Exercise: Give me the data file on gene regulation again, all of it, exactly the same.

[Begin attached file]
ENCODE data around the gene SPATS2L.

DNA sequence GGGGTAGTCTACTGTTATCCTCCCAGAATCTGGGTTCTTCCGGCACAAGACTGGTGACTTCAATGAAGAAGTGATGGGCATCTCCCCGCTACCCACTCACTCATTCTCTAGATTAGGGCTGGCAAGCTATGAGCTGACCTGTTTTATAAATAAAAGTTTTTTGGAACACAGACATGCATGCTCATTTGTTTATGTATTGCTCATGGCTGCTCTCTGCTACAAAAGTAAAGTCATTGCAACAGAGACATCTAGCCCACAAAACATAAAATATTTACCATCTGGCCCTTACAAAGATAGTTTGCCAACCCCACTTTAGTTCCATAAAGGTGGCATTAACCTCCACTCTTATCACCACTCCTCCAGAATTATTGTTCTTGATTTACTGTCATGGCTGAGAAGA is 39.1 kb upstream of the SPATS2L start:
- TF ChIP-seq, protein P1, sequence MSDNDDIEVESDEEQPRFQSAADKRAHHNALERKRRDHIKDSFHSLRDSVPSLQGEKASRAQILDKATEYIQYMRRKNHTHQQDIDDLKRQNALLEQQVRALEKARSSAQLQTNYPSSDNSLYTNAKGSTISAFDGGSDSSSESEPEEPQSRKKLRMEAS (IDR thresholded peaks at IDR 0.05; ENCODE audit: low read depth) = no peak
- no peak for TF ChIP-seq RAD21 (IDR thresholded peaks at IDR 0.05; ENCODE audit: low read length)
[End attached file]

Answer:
ENCODE data around the gene SPATS2L.

DNA sequence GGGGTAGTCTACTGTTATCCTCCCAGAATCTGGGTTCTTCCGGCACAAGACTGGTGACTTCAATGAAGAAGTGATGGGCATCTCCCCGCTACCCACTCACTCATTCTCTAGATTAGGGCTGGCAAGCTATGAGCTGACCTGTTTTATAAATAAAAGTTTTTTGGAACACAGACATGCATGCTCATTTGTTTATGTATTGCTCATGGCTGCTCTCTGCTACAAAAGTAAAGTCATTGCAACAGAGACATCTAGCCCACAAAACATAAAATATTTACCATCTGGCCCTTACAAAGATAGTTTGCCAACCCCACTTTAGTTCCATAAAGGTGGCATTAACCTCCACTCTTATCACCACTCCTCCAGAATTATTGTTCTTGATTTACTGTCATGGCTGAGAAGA is 39.1 kb upstream of the SPATS2L start:
- TF ChIP-seq, protein P1, sequence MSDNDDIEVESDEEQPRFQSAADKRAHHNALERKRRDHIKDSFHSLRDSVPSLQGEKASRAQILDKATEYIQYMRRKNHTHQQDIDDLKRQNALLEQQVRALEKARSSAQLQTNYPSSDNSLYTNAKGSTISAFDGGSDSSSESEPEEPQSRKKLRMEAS (IDR thresholded peaks at IDR 0.05; ENCODE audit: low read depth) = no peak
- no peak for TF ChIP-seq RAD21 (IDR thresholded peaks at IDR 0.05; ENCODE audit: low read length)